Ribokinase

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ribokinase
Identifiers
EC number 2.7.1.15
CAS number 9026-84-0
Databases
IntEnz IntEnz view
BRENDA BRENDA entry
ExPASy NiceZyme view
KEGG KEGG entry
MetaCyc metabolic pathway
PRIAM profile
PDB structures RCSB PDB PDBe PDBsum
Gene Ontology AmiGO / EGO

In enzymology, a ribokinase (EC 2.7.1.15) is an enzyme that catalyzes the chemical reaction

ATP + D-ribose ADP + D-ribose 5-phosphate

Thus, the two substrates of this enzyme are ATP and D-ribose, whereas its two products are ADP and D-ribose 5-phosphate.

The systematic name of this enzyme class is ATP:D-ribose 5-phosphotransferase. Other names in common use include deoxyribokinase, ribokinase (phosphorylating), and D-ribokinase. This enzyme participates in pentose phosphate pathway.

Ribokinase (RK) belongs to the phosphofructokinase B (PfkB) family of sugar kinases.[1] Other members of this family (also known as the RK family) include adenosine kinase (AK), inosine-guanosine kinase, fructokinase, and 1-phosphofructokinase.[1][2][3] The members of the PfkB/RK family are identified by the presence of three conserved sequence motifs and the enzymatic activity of this family of protein generally shows a dependence on the presence of pentavalent ions.[1][2][4][5] The conserved NXXE motif, which is a distinctive property of the PfkB family of proteins, is involved in pentavalent ion dependency. The structures of RK and several other PfK family of proteins have been determined from a number of organisms.[6] Despite low sequence similarity between AdK and other PfkB family of proteins, these proteins are quite similar at structural levels.[1]

Structural studies[edit]

As of late 2007, 7 structures have been solved for this class of enzymes, with PDB accession codes 1GQT​, 1RK2​, 1RKA​, 1RKD​, 1RKS​, 1VM7​, and 2FV7​.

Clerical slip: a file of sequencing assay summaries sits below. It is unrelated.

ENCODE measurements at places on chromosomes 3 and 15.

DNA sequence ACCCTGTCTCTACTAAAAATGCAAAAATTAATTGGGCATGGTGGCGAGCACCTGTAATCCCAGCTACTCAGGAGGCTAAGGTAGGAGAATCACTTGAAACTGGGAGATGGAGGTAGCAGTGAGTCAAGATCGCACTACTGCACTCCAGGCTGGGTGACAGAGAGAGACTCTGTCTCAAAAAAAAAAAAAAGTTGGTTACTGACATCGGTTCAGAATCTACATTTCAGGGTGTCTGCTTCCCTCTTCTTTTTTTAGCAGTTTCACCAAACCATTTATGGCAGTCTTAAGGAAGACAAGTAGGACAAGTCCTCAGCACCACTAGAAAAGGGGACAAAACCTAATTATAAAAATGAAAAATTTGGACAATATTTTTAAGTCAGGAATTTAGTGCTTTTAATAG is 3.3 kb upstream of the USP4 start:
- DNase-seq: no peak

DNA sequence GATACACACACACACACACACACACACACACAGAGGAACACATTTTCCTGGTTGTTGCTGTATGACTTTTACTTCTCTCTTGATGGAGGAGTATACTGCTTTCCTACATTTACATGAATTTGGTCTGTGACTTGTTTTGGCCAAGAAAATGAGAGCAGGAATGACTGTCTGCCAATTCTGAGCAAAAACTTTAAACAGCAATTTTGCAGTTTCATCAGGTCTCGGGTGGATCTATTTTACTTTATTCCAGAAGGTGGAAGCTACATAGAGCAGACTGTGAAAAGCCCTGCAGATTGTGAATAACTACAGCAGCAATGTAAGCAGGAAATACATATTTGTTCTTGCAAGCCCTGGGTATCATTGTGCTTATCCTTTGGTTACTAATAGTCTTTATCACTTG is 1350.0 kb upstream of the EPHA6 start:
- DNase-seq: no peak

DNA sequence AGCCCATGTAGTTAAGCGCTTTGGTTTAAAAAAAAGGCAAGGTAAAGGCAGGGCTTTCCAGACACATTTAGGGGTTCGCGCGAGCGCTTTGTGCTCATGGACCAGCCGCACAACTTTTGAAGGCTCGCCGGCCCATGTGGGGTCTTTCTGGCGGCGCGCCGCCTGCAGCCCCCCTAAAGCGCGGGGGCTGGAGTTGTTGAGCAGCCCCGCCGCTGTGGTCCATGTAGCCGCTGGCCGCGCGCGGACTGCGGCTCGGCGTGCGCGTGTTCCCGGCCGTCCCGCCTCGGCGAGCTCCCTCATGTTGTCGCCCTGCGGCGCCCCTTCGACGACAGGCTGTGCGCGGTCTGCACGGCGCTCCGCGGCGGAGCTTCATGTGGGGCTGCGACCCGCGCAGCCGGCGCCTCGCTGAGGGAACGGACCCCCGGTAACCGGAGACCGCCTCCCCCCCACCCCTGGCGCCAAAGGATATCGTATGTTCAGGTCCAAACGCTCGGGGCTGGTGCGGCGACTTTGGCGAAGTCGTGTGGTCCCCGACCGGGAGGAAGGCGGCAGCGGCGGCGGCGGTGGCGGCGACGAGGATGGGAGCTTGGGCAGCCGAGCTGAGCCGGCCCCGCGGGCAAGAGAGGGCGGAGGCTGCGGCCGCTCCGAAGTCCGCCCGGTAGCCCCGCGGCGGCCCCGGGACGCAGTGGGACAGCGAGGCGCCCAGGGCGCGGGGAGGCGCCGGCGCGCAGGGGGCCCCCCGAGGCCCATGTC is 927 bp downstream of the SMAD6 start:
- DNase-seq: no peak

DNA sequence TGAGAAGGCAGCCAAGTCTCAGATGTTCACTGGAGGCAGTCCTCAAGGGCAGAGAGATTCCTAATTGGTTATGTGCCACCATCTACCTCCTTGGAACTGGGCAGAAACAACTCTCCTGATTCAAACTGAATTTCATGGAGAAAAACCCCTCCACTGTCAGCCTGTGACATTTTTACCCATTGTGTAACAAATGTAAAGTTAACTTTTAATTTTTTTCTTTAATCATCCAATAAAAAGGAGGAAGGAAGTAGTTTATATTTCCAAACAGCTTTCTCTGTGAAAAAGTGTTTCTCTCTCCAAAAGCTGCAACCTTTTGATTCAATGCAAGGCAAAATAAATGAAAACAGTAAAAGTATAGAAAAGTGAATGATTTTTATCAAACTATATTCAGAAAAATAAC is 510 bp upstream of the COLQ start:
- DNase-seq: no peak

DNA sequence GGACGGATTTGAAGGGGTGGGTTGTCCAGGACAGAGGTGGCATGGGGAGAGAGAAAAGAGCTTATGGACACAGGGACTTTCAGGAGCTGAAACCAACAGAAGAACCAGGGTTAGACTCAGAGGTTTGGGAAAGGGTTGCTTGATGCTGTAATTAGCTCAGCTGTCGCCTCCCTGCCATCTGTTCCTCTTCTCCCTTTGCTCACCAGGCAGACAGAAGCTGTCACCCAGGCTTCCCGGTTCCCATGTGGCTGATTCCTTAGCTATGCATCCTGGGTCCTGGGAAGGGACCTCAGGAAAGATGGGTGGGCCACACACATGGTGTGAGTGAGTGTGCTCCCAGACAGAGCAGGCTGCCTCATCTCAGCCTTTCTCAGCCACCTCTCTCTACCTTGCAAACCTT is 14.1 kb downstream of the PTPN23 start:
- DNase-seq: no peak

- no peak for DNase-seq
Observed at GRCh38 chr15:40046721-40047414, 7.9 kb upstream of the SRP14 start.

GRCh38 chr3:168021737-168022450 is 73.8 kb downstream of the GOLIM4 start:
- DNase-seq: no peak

References[edit]

  1. ^ a b c d Park J, Gupta RS: Adenosine kinase and ribokinase--the RK family of proteins. Cell Mol Life Sci 2008, 65: 2875-2896.
  2. ^ a b Bork P, Sander C, Valencia A: Convergent evolution of similar enzymatic function on different protein folds: the hexokinase, ribokinase, and galactokinase families of sugar kinases. Protein Sci 1993, 2: 31-40.
  3. ^ Spychala J, Datta NS, Takabayashi K, Datta M, Fox IH, Gribbin T, Mitchell BS: Cloning of human adenosine kinase cDNA: sequence similarity to microbial ribokinases and fructokinases. Proc Natl Acad Sci U S A 1996, 93: 1232-1237.
  4. ^ Maj MC, Singh B, Gupta RS: Pentavalent ions dependency is a conserved property of adenosine kinase from diverse sources: identification of a novel motif implicated in phosphate and magnesium ion binding and substrate inhibition. Biochemistry 2002, 41: 4059-4069.
  5. ^ Maj, M. and Gupta, R.S. (2001) Pentavalent ion dependancy of the catalytic activity of E. coli Ribokinase. J. Prot. Chem 20: 139-144
  6. ^ Sigrell JA, Cameron AD, Jones TA, Mowbray SL: Structure of Escherichia coli ribokinase in complex with ribose and dinucleotide determined to 1.8 A resolution: insights into a new family of kinase structures. Structure 1998, 6: 183-193.
  • Agranoff BW; Brady RO (1956). "Purification and properties of calf liver ribokinase". J. Biol. Chem. 219: 221–229. 
  • GINSBURG A (1959). "A deoxyribokinase from Lactobacillus plantarum". J. Biol. Chem. 234 (3): 481–7. PMID 13641245.